Posted tagged ‘Backyard Bird Count’

Great Backyard Bird Count, 2016

February 17, 2016

We were open last Saturday to celebrate and support the Great Backyard Bird Count. Naturally, we counted birds—and a few others—as well. We recorded our results at eBird, and below.  Notice there are two days!  If you have questions about the Great Backyard Bird Count, eBird, or citizen science, ask us!

Birds of Vermont Museum, Chittenden, Vermont, US
 Feb 13, 2016 9:15 AM - 11:15 AM
 Protocol: Stationary
 Comments:     Museum was open for the GBBC and visitors and Museum staff observed and recorded.
 12 species
 
 Ruffed Grouse  1     May have been noticed later in day
 Downy Woodpecker  2
 Hairy Woodpecker  2
 Blue Jay  13
 Black-capped Chickadee  28
 Tufted Titmouse  4
 Red-breasted Nuthatch  1
 White-breasted Nuthatch  2
 Dark-eyed Junco  14
 Northern Cardinal  2
 Purple Finch  4
 American Goldfinch  15
 
 View this checklist online at http://ebird.org/ebird/view/checklist?subID=S27909893
 
 This report was generated automatically by eBird v3 (http://ebird.org)

Birds of Vermont Museum, Chittenden, Vermont, US
 Feb 14, 2016 11:00 AM - 11:30 AM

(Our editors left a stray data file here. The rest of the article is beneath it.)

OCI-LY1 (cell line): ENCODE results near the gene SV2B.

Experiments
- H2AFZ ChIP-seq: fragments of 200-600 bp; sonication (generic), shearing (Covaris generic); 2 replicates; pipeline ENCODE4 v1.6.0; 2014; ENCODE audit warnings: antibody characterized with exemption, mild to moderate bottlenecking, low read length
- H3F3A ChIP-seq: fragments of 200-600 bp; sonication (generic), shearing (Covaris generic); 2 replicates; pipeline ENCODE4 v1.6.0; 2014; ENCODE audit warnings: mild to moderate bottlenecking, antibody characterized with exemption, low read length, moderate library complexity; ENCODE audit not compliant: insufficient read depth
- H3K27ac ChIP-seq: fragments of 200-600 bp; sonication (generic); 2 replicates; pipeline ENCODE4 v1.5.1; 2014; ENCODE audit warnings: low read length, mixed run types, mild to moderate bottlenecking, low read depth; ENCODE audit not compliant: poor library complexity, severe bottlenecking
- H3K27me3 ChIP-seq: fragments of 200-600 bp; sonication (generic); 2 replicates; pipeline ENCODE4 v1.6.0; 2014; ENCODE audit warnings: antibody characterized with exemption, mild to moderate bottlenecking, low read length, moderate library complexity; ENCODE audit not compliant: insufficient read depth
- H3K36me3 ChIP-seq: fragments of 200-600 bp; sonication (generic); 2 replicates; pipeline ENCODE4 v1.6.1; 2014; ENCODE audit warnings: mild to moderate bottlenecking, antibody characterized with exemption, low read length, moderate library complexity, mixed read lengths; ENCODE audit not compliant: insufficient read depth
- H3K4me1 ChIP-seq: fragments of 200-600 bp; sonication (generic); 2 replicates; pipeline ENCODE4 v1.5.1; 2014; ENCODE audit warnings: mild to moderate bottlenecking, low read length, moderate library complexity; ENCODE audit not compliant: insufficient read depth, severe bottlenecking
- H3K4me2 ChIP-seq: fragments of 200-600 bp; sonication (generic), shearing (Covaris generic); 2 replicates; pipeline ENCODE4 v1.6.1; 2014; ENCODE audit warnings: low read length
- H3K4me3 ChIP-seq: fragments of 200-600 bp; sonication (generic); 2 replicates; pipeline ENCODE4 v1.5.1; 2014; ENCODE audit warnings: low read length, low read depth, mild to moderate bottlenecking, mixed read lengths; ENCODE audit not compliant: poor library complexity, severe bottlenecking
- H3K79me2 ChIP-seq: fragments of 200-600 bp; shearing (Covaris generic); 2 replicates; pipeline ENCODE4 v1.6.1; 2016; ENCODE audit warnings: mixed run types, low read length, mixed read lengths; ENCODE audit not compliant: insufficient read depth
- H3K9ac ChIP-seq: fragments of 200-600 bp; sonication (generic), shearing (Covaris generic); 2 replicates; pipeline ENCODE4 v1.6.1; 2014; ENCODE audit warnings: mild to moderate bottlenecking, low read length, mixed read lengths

Protocol: Stationary
 Comments:     Museum staff recording during lunch break
 5 species
 
 Hairy Woodpecker  2
 Blue Jay  5
 Black-capped Chickadee  6
 Dark-eyed Junco  5
 Northern Cardinal  1
 
 View this checklist online at http://ebird.org/ebird/view/checklist?subID=S27909940
 
 This report was generated automatically by eBird v3 (http://ebird.org)

 

How did your counts go?

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Through the Window: February 2013 with Bird Counts

March 8, 2013

Several boards to combine for today’s post: the usual white board, the Feedwatch tally sheet, and the Great Backyard Bird Count board!

  • Black-capped Chickadees (10 seen at the GBBC)
  • Hairy Woodpeckers (male and female; also 2 seen at the GBBC)
  • Downy Woodpeckers (male and female; also2 seen at the GBBC)
  • Common Redpoll (31 seen at the GBBC)
  • Dark-eyed Junco (1 seen at the GBBC)
  • Common Redpoll (31 seen at the GBBC)
  • Blue Jay (1 seen at the GBBC)
  • Mourning Dove (18 seen at the GBBC)
  • White-breasted Nuthatch (1 seen at the GBBC)
  • Tufted Titmouse (2 seen at the GBBC)
  • Red-breasted Nuthatch (1 seen at the GBBC)
  • Evening Grosbeak (female with the injured wing, seen at least twice, including 2/27/13 up on the platform feeder)
  • American Crow (1 seen at the GBBC)
  • Common Raven (1 seen at the GBBC)
  • Brown Creeper (on a yellow birch near the feeder area)

Of course we had some red and gray squirrels!

Project Feederwatch started November 10th. We usually do our observations at lunch, and thos species are included in the list above. This is a great project to do with kids. The Great Backyard Bird Count is another beginner-friendly (and expert-friendly!) citizen science project. This a short-term project (4 days), rather than a multi-month one. We’re looking forward to NestWatch coming up soon (exactly when depends on where you are; they have a spiffy new website too)